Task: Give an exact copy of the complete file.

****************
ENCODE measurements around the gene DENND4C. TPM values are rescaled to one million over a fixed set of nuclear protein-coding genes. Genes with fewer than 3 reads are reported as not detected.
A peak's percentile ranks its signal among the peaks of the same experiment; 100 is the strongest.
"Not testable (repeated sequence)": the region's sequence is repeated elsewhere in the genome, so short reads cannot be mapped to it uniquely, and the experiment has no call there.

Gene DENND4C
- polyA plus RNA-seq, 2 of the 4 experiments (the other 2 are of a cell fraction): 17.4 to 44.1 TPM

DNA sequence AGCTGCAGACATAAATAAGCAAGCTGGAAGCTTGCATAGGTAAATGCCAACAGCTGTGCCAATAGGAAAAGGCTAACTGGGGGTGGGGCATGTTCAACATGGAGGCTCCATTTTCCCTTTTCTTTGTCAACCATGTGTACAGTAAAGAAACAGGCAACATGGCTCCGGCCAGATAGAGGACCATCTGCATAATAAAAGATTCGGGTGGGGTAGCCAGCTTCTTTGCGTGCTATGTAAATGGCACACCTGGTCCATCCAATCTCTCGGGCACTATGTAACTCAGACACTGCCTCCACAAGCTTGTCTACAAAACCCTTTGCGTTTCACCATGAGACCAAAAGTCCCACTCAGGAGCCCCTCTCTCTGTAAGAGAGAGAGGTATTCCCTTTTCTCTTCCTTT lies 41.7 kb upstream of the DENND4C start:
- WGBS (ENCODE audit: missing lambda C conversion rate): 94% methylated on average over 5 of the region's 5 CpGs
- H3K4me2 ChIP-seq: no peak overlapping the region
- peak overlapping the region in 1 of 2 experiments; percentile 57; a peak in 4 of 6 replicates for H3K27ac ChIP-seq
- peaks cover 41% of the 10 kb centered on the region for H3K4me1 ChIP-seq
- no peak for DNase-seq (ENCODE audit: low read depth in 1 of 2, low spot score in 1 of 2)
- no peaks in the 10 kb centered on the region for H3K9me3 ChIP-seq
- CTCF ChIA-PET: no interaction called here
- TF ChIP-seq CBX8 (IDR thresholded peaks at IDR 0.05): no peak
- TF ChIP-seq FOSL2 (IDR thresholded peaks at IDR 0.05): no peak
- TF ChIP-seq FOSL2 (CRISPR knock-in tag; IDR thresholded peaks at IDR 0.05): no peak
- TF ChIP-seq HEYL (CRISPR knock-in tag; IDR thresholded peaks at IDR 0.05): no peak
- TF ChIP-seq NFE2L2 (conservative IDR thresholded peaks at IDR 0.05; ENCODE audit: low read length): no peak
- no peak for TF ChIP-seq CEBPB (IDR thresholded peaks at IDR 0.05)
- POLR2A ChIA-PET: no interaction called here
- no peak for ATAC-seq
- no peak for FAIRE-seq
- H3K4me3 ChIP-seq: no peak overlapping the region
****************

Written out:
ENCODE measurements around the gene DENND4C. TPM values are rescaled to one million over a fixed set of nuclear protein-coding genes. Genes with fewer than 3 reads are reported as not detected.
A peak's percentile ranks its signal among the peaks of the same experiment; 100 is the strongest.
"Not testable (repeated sequence)": the region's sequence is repeated elsewhere in the genome, so short reads cannot be mapped to it uniquely, and the experiment has no call there.

Gene DENND4C
- polyA plus RNA-seq, 2 of the 4 experiments (the other 2 are of a cell fraction): 17.4 to 44.1 TPM

DNA sequence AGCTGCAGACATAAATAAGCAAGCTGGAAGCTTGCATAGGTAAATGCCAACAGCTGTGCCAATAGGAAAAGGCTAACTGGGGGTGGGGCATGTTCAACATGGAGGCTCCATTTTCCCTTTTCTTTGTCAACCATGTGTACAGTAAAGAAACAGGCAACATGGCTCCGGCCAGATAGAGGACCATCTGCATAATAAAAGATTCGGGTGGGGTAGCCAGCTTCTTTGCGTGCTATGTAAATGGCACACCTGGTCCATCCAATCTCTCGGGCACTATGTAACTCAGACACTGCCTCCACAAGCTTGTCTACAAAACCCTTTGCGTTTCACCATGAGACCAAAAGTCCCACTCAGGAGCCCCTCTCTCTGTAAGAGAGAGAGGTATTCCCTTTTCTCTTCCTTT lies 41.7 kb upstream of the DENND4C start:
- WGBS (ENCODE audit: missing lambda C conversion rate): 94% methylated on average over 5 of the region's 5 CpGs
- H3K4me2 ChIP-seq: no peak overlapping the region
- peak overlapping the region in 1 of 2 experiments; percentile 57; a peak in 4 of 6 replicates for H3K27ac ChIP-seq
- peaks cover 41% of the 10 kb centered on the region for H3K4me1 ChIP-seq
- no peak for DNase-seq (ENCODE audit: low read depth in 1 of 2, low spot score in 1 of 2)
- no peaks in the 10 kb centered on the region for H3K9me3 ChIP-seq
- CTCF ChIA-PET: no interaction called here
- TF ChIP-seq CBX8 (IDR thresholded peaks at IDR 0.05): no peak
- TF ChIP-seq FOSL2 (IDR thresholded peaks at IDR 0.05): no peak
- TF ChIP-seq FOSL2 (CRISPR knock-in tag; IDR thresholded peaks at IDR 0.05): no peak
- TF ChIP-seq HEYL (CRISPR knock-in tag; IDR thresholded peaks at IDR 0.05): no peak
- TF ChIP-seq NFE2L2 (conservative IDR thresholded peaks at IDR 0.05; ENCODE audit: low read length): no peak
- no peak for TF ChIP-seq CEBPB (IDR thresholded peaks at IDR 0.05)
- POLR2A ChIA-PET: no interaction called here
- no peak for ATAC-seq
- no peak for FAIRE-seq
- H3K4me3 ChIP-seq: no peak overlapping the region